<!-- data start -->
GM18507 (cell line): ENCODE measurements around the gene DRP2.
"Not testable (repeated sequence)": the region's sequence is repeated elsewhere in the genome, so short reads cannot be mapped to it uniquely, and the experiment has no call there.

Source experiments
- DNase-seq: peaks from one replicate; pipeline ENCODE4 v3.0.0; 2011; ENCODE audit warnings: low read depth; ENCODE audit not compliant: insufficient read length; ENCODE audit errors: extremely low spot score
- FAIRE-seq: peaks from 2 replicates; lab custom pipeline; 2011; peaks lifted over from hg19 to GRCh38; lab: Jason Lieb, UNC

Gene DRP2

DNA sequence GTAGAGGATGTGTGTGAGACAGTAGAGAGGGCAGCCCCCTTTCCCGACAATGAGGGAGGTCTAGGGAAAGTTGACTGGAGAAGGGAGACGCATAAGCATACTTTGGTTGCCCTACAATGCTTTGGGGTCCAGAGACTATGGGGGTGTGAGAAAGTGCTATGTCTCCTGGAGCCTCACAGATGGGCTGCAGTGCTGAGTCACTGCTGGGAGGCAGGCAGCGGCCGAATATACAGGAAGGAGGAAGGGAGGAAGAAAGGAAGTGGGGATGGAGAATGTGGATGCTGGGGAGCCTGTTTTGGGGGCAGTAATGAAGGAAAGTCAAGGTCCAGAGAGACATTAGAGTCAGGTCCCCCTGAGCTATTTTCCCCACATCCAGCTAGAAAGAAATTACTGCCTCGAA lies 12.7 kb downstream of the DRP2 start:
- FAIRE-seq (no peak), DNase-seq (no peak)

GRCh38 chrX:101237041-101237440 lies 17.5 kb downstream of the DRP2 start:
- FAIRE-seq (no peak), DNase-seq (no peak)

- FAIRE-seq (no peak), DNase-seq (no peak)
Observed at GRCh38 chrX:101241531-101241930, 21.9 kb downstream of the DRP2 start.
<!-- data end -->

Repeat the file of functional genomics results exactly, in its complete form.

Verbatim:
GM18507 (cell line): ENCODE measurements around the gene DRP2.
"Not testable (repeated sequence)": the region's sequence is repeated elsewhere in the genome, so short reads cannot be mapped to it uniquely, and the experiment has no call there.

Source experiments
- DNase-seq: peaks from one replicate; pipeline ENCODE4 v3.0.0; 2011; ENCODE audit warnings: low read depth; ENCODE audit not compliant: insufficient read length; ENCODE audit errors: extremely low spot score
- FAIRE-seq: peaks from 2 replicates; lab custom pipeline; 2011; peaks lifted over from hg19 to GRCh38; lab: Jason Lieb, UNC

Gene DRP2

DNA sequence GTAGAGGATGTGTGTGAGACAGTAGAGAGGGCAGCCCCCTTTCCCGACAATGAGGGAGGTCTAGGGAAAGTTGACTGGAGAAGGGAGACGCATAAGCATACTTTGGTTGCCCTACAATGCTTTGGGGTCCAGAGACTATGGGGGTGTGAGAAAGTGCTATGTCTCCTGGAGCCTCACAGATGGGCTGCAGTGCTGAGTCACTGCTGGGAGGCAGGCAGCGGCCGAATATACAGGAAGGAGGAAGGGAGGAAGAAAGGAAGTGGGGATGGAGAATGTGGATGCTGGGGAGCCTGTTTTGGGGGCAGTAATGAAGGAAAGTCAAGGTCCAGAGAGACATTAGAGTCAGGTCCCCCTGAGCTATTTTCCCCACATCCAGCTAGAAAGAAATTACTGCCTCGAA lies 12.7 kb downstream of the DRP2 start:
- FAIRE-seq (no peak), DNase-seq (no peak)

GRCh38 chrX:101237041-101237440 lies 17.5 kb downstream of the DRP2 start:
- FAIRE-seq (no peak), DNase-seq (no peak)

- FAIRE-seq (no peak), DNase-seq (no peak)
Observed at GRCh38 chrX:101241531-101241930, 21.9 kb downstream of the DRP2 start.